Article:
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199. Fighting Tuberculosis and Embarassment

Listening to a patient for tuberculosis

Near the dawn of the 19th century medicine advanced inwards. Doctors began once more to diagnose problems with the heart and lungs by placing their ears against the bodies of patients and listening intently. This practice had been used since the time of the Greeks but recent advances had returned to frequent usage. This new body of science was in its infancy and doctors had great trouble listening to internal problems and keeping abreast of developments in the understanding of the human interior. Then it was improved by chance and embarrassment.

The Doctor René Theophile-Hyacinthe Laënnec was busy at work in the nineteenth century, doing nineteenth century things when he was presented with a chest problems. It was a young and rather plump lady, who was followed by her family. They lined the room as the young lady told of her suffering. For a decent diagnosis, he needed to listen to her lungs.

Under the watchful gaze of the family and the pressure of nineteenth century sensibilities he felt suddenly aware of how uncomfortably close he would have to place his head to her bosom, so he improvised. He grabbed a nearby piece of paper and rolled it up into a tube and placing the paper purposefully on her skin. To his shock when he listened, the sounds were much clearer. The lazy lungs breathing and the nervous heart beating.

That day, in 1816, the stethoscope was invented. Over time they became less papery and more trumpet-like. So it was until 1851 when a binaural stethoscope, one allowing the use of both ears, was introduced. Designs similar to the ones still used today, or so I hear.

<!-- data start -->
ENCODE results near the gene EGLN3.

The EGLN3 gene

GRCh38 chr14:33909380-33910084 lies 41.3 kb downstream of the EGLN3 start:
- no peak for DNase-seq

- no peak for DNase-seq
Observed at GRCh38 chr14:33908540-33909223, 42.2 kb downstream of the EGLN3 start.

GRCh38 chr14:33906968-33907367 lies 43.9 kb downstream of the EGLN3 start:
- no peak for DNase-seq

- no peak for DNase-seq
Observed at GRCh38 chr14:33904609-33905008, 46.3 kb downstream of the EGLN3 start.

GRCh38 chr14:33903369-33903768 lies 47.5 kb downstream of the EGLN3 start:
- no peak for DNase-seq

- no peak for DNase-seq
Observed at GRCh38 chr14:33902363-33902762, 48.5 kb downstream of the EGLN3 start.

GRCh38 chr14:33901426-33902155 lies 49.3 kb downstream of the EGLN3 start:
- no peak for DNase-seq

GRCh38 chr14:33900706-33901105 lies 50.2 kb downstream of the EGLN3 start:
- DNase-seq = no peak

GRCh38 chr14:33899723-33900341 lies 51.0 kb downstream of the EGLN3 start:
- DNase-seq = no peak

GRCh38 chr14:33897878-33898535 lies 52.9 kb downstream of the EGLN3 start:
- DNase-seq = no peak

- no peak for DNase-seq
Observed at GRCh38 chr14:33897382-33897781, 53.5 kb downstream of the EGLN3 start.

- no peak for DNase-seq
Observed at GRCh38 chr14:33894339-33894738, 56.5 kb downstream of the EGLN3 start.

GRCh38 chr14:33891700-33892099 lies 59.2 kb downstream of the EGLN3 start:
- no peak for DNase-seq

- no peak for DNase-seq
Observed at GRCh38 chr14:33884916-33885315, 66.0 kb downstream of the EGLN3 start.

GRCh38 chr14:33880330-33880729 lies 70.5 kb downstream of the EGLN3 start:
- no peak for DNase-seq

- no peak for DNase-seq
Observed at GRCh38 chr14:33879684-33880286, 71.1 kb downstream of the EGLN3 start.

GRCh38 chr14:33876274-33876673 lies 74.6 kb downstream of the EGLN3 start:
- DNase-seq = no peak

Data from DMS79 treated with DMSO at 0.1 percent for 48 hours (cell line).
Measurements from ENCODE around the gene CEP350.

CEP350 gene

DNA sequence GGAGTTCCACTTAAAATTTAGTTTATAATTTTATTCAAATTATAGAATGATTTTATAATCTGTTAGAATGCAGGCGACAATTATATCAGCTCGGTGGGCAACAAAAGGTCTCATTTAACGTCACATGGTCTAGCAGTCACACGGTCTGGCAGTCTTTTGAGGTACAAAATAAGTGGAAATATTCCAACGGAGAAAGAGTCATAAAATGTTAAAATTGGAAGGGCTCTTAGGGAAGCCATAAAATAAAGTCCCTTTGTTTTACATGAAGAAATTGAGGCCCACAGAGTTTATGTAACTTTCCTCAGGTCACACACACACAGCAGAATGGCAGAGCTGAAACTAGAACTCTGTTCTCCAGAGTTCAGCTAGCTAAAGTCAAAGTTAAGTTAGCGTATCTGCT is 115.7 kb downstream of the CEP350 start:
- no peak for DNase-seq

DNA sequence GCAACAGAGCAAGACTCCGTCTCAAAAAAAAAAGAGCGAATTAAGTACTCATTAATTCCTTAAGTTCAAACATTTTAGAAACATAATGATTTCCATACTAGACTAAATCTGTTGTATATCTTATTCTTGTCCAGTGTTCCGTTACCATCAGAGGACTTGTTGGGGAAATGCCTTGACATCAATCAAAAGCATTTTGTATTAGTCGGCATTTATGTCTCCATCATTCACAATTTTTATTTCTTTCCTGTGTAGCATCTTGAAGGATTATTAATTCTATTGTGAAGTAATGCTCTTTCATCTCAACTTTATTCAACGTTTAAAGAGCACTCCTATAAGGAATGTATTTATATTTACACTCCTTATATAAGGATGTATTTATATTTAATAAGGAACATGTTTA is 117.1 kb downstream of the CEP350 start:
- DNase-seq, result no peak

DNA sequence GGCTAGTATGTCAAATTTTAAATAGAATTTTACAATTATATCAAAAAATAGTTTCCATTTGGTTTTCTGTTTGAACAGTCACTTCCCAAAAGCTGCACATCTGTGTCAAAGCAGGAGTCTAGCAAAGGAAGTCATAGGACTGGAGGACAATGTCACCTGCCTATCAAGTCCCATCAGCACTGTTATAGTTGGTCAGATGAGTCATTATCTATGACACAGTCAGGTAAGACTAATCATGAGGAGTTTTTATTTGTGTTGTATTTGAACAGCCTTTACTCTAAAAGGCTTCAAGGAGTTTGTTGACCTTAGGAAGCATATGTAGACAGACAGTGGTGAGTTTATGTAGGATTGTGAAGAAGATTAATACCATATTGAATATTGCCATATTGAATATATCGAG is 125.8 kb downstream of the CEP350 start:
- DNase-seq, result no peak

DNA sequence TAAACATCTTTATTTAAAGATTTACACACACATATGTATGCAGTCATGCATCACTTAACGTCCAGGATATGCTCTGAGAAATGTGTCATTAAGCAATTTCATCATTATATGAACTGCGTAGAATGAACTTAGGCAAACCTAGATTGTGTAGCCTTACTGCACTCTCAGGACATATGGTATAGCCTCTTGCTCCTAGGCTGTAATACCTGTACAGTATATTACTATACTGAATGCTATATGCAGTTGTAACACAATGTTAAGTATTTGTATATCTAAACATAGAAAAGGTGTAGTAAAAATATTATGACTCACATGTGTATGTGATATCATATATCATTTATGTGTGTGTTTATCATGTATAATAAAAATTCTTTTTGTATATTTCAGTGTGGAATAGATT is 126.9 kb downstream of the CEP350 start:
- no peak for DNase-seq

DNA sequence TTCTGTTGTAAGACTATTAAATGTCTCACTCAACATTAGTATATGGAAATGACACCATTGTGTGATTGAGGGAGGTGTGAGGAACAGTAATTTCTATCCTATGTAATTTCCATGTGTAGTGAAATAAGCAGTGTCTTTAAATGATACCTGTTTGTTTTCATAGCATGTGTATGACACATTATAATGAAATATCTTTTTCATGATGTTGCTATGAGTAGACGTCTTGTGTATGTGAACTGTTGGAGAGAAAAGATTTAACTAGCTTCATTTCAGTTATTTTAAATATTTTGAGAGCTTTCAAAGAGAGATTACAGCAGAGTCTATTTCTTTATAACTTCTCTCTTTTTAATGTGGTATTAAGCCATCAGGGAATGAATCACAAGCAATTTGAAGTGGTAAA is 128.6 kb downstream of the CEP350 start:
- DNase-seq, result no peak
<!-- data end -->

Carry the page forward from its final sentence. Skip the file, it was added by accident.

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Posted by on January 30, 2012 in Articles

 

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194. The High House

Reachable thanks to the violent and thorough application of nunchuksIn 2004 some developers planned a shopping complex in the Chinese municipality of Chongqing. As per normal they bought the land and swiftly evicted the 280 home owners, however they met resistance in the  form of Wu Ping and her husband, Yang Wu. The ever calm 49-year-old Wu Ping and supporting Yang Wu decided to not leave. Instead they settled down in their two-storey brick house while the land around them was scraped clean.

The developers were impatient and even began to excavate the land around the house; still, Wu Ping and Yang Wu stayed in their house. While the ground fell away from around their humble abode the developers apparently threatened the pair by sending up thugs, presumably thugs of the threatening kind. The oddity of the case and the bravado displayed meant news of the case spread far and wide. The image of a single house on a column of earth became synonymous with the struggle between citizens and property developers in an aggressively modernising China. As Wu Ping said:

“I’m not stubborn or unruly, I’m just trying to protect my personal rights as a citizen.”

Fortunately Wu Ping’s husband was more than able to help. Being a martial arts champion he threatened to beat up any authorities approaching the house. He also happened to be a practical and fairly determined individual. For simpler access to the house he cut stairs winding up the 10 muddy metres to the house. How? With the violent and thorough application of his personal nunchuks to the soft earth.

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Posted by on November 25, 2011 in Articles

 

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188. Death by Utopia

Calhoun relaxing in Universe 25